Polyglutamic Acid in Skincare, Explained

Polyglutamic Acid For Skin Care

By now, we’ve all heard a thing or two about polyglutamic acid (PGA) and its benefits for the skin. And if you’re a little bit more skincare-savvy than the average person, then you’ve probably heard people claiming that polyglutamic acid is 5 times or 10 times more hydrating than hyaluronic acid. That claim is why it took me months to write this article. Because I’ve been trying to find the origin of it! As it turns out, that’s an irrelevant comparison because polyglutamic acid is not here to replace other hydrating goodies but actually to support them with, well, a little bit more to offer. And we’re here to clear the air. Find below everything there is to know about polyglutamic acid for the skin, its benefits, and how to use it in your skincare routine.

What Is Polyglutamic Acid?


Polyglutamic acid is a chain of amino acids, namely glutamic acid, linked together (1). It’s used in skincare products like serums, moisturizers, and face masks primarily to hydrate the skin.


Polyglutamic acid is derived from fermented soybeans, which happens to be a traditional Japanese dish called Natto. The fermentation process produces a type of bacteria called bacillus. And polyglutamic acid is actually isolated from this bacteria and purified for use (2).


In skin care, polyglutamic acid has different names like gamma polyglutamic acid or sodium polyglutamate. Additionally, when a certain number of amino acids are chained together, they’re called peptides. That’s why polyglutamic acid is also referred to as a peptide. Similarly, because it’s usually derived from Natto, polyglutamic acid is also called natto gum.


As a substance, polyglutamic acid has a gummy, sticky feel to it with a gel-like texture. When applied, polyglutamic acid creates a film on the skin. This thin layer gives the skin a silky smooth feel. PGA has a high molecular weight compared to similar hydrating ingredients in the same category. It means that it doesn’t penetrate the skin as much. More on this in a bit.

What Are The Benefits of Polyglutamic Acid For Skin?

The most important benefit of polyglutamic acid is its ability to hydrate the skin and help it retain water. But there’s more.

1. It hydrates.

PGA is a humectant that hydrates the skin. A humectant molecule has the ability to attract water molecules from the environment and bind it to the skin. It’s what makes hydrated skin look so plump and bouncy.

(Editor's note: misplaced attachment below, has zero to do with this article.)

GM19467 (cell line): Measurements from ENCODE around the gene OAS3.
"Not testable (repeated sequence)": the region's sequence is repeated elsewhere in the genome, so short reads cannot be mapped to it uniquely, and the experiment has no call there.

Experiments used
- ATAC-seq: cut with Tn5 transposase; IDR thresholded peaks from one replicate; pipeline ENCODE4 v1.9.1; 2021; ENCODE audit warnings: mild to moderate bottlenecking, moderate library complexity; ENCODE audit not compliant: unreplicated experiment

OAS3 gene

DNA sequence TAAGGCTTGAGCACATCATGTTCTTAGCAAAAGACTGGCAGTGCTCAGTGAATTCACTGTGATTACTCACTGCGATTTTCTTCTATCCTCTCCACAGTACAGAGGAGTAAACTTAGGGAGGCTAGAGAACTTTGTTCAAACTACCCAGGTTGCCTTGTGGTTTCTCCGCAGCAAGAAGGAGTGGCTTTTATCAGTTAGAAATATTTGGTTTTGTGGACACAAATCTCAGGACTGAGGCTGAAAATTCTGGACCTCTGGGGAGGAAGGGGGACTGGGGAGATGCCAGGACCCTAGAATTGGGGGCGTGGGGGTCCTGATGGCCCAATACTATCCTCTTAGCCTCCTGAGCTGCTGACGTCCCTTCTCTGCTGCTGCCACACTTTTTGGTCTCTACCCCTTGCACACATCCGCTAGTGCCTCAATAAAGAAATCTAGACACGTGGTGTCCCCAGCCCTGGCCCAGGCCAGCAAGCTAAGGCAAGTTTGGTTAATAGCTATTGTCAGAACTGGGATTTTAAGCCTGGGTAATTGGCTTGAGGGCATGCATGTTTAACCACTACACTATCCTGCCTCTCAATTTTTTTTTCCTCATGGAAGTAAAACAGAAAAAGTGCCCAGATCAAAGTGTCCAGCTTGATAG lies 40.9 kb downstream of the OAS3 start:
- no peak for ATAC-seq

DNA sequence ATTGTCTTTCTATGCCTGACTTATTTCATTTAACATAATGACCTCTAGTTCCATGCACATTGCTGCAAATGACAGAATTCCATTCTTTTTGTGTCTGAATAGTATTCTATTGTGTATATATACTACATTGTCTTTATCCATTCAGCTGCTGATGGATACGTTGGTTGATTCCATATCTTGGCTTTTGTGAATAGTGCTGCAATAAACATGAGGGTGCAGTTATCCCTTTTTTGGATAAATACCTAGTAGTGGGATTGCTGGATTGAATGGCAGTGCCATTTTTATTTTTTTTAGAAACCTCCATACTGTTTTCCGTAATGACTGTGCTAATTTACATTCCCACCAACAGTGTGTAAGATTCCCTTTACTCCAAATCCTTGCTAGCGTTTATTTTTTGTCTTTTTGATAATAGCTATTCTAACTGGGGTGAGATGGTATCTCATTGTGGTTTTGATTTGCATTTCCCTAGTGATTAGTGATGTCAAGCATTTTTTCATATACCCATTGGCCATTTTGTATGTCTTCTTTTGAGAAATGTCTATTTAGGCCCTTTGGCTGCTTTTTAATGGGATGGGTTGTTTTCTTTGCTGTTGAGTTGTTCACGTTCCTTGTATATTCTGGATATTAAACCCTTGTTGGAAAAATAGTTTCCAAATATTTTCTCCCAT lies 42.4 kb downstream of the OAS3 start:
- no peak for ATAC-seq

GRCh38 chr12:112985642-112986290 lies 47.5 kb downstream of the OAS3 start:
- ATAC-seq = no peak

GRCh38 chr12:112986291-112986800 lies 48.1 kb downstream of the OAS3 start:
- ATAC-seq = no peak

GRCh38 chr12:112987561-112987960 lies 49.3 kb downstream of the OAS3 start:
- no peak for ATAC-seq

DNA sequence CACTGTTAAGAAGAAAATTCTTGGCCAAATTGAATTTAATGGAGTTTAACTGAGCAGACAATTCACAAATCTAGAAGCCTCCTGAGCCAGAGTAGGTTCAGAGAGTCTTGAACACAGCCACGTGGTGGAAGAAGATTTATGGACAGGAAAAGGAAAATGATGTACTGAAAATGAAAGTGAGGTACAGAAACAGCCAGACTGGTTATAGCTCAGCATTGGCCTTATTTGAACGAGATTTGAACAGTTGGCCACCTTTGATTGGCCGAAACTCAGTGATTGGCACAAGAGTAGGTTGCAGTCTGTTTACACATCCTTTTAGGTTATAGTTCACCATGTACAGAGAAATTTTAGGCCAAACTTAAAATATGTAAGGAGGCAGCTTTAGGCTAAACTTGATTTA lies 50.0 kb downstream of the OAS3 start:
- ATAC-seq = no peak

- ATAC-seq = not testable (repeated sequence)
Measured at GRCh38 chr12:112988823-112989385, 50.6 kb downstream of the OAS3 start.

2. It helps retain water.

But that’s only half of the story. The skin needs to be able to retain that water too. And polyglutamic acid helps the skin retain water. And this is all thanks to its physical properties, which is creating a thin layer on the skin to prevent water loss. In fact, because of its high molecular weight and film-forming properties, PGA is also used in wound healing (3).

3. It increases NMF.

Polyglutamic acid increases the production of natural moisturizing factors like lactic acid (4). So overall, it aids in maintaining a healthy skin barrier. In a sense, it creates an environment where the skin rehydrates itself. And this translates to longer-lasting moisture.

4. It supports hyaluronic acid.

Polylgutamic acid also protects hyaluronic acid in the skin. An enzyme called hyaluronidase causes the breakdown of hyaluronic acid in the skin. You might be familiar with this substance from dermal fillers. It’s used to dissolve hyaluronic acid fillers. By inhibiting the activity of this enzyme, PGA supports hyaluronic acid. In a sense, it’s an HA booster.

5. It improves skin elasticity.

As a result of hydration and better moisture, polyglutamic acid reduces fine lines and wrinkles and improves skin elasticity. This can count as an anti-aging benefit. When you consider the fact that PGA protects your HA, which tends to decrease with age, it can qualify as a “soft preventative”.

6. It’s soothing for the skin.

Polyglutamic acid is claimed to have anti-inflammatory effects too. Apparently, it prevents UV-induced inflammatory response and has a soothing and redness-reducing effect on the skin.

7. It rivals other humectants.

Polyglutamic acid is comparable to other hydrators like hyaluronic acid, and collagen, and is suggested to be an alternative to even glycerin (5).